GDPR & You: A Simplified Guide to Understanding the EU’s New Data Regulations
On May 25th, 2018, the European Union’s General Data Protection Regulation (GDPR) will go into effect, and a post-Brexit UK has stated they will also adopt the new regulations into their own laws. By constituting the legal grounds for processing data and granting rights to data subjects, GDPR aims to protect and allow individuals control over personal data – which is now broadly defined as any information that can be used to identify a person. The GDPR also stipulates that companies that process large amounts of data will need to designate a Data Protection Officer (DPO).
This has huge implications for the digital advertising industry, even those based outside the EU, as GDPR applies to any company that processes the personal data of data subjects collected within EU member states. This extends to the data of non-citizens collected within the EU as well. Accountability for non-compliance extends to the entire supply chain, so both publishers and marketers are concerned with adapting to this new legislation.
What’s in the GDPR?
The newly established rights are defined as “the right to portability” and “the right to be forgotten.” The right of data portability means that data subjects have the right to easily accessible copies of data collected on them, which must be in a format that another data controller could easily import, and must be provided free of charge – similar to when healthcare companies provide medical records upon request, or when banks assist with switching accounts to a competitor. The right to erasure (or, to be forgotten) establishes that companies that collect data must establish affirmative consent from the subject to do so, keep a record of said consent, which the subject may withdraw at any time, and that data must be erased or otherwise rectified in a timely manner. Also notable is a new onus on data controllers to inform regulators and affected data subjects of any breach of personal data within 72 hours of detection.
The GDPR also creates its own new office position, as it stipulates that a DPO is mandatory in the case that “the core activities of the controller or the processor consist of processing operations, which require regular and systematic monitoring of data subjects on a large scale.” Any company that relies on web analytics falls into this category. While the actual accountability for GDPR compliance falls to the company itself, a DPO is there for assistance maintaining that compliance. Their function is to not only be an expert on the GDPR, but to support data protection impact assessments and audits and to act as an arbiter between data subjects, the company’s departments, and the supervisory authority.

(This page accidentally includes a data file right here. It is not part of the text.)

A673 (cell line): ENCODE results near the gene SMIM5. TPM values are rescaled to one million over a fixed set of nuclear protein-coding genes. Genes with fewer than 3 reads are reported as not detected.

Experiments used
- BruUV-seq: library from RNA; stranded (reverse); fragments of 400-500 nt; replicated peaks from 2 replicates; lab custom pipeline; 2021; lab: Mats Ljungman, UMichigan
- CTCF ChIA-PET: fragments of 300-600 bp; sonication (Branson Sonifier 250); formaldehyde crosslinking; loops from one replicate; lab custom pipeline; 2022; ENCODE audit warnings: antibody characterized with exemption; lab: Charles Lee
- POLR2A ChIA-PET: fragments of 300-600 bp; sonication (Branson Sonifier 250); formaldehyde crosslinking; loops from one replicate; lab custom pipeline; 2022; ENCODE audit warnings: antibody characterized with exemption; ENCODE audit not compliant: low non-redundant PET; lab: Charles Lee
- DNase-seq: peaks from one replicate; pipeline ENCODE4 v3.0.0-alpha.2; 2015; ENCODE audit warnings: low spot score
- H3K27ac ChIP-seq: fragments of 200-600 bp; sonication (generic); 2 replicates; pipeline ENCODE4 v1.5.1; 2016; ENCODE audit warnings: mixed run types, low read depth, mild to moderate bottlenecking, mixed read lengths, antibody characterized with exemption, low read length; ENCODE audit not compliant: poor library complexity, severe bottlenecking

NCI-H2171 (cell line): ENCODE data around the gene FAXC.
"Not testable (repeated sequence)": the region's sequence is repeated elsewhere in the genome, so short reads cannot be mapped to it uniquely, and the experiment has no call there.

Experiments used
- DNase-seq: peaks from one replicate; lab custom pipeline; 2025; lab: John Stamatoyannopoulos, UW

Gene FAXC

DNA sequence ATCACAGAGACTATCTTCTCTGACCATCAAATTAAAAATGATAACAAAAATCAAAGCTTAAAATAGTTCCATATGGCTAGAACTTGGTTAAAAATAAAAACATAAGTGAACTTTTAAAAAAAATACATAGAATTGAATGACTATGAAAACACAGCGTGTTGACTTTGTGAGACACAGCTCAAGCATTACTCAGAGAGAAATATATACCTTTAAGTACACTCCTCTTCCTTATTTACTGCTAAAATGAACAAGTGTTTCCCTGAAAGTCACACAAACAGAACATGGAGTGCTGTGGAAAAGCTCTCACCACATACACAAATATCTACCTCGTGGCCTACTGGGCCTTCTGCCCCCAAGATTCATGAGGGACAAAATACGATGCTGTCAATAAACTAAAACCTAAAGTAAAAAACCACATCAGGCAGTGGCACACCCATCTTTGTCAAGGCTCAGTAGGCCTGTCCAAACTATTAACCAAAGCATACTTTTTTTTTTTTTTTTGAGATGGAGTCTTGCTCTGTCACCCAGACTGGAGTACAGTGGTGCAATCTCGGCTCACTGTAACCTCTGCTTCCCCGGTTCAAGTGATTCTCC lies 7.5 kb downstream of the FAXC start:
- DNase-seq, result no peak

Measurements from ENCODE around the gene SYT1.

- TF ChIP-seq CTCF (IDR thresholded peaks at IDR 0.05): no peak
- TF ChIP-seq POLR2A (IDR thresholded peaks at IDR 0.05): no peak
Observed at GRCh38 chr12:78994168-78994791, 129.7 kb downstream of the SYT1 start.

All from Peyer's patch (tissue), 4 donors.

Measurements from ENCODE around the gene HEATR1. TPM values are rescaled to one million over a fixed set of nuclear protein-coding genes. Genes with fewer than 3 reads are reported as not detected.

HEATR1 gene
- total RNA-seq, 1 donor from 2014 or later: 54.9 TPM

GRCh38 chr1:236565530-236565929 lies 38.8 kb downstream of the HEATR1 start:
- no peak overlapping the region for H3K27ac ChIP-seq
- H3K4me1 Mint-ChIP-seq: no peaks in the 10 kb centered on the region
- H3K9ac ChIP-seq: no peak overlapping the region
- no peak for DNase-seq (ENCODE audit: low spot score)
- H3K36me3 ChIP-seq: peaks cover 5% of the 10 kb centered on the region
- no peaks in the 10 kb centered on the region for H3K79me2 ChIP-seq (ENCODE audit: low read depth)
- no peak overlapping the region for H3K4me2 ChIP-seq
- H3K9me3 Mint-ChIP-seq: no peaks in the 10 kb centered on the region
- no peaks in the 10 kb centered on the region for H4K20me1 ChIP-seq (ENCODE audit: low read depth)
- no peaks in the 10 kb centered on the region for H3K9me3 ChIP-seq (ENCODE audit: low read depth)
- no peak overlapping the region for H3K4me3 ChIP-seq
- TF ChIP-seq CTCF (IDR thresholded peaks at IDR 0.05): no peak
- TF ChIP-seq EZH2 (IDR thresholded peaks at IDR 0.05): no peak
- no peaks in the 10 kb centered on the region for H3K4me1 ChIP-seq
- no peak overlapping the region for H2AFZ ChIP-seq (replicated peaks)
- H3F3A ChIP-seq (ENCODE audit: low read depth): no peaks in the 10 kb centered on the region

The DPO's input should be sought for any venture that includes personal data. As such, the volume of work required of a DPO will vary from business to business, with some needing only a few days of DPO input while others may require a full time DPO with a support team. The DPO can sit in any department, so long as it avoids a conflict of interest, or could potentially be an external consultant.
How will this affect you?
It is unclear is how exactly GDPR will be enforced. Dire predictions of fines up to €20 million (or four percent of a company’s annual global revenue, whichever is more) have been dismissed as “scaremongering” by the UK’s Information Commissioner’s Office, which points out that while GDPR enables regulators to impose large fines, it also establishes “a suite of sanctions” that allow for corrective guidance without taking punitive financial measures.
The full effect of GDPR on the ad industry won’t be known for some time, but because GDPR reduces the amount of user data advertisers have access to, advertisers may choose to buy ads on sites with recognizable brands rather than target audiences more specifically. This could send more ad spend towards premium publishers, leaving those who rely on ad-targeting in a struggle to remain competitive and signifying a shift away from programmatic audience targeting.
What you can do to prepare
It remains to be seen if the EU will be able to export these regulations to other countries, but the far-reaching nature of them will be felt globally. One way for US-based companies to prepare is by self-certifying under the EU-US Privacy Shield Framework, a data transfer agreement that complies with European data protection requirements, but this still leaves other key elements of GDPR for companies to grapple with.
If you’re feeling a little stressed out at the end of all of this, that’s understandable. AdExchanger has created GDPR guides for publishers and marketers to lend some clarity to the process. Diginomica has created its own handy list of compliance tips. If your company falls under the purview of GDPR, don’t just read about it, call your legal counsel and make sure you’re protected.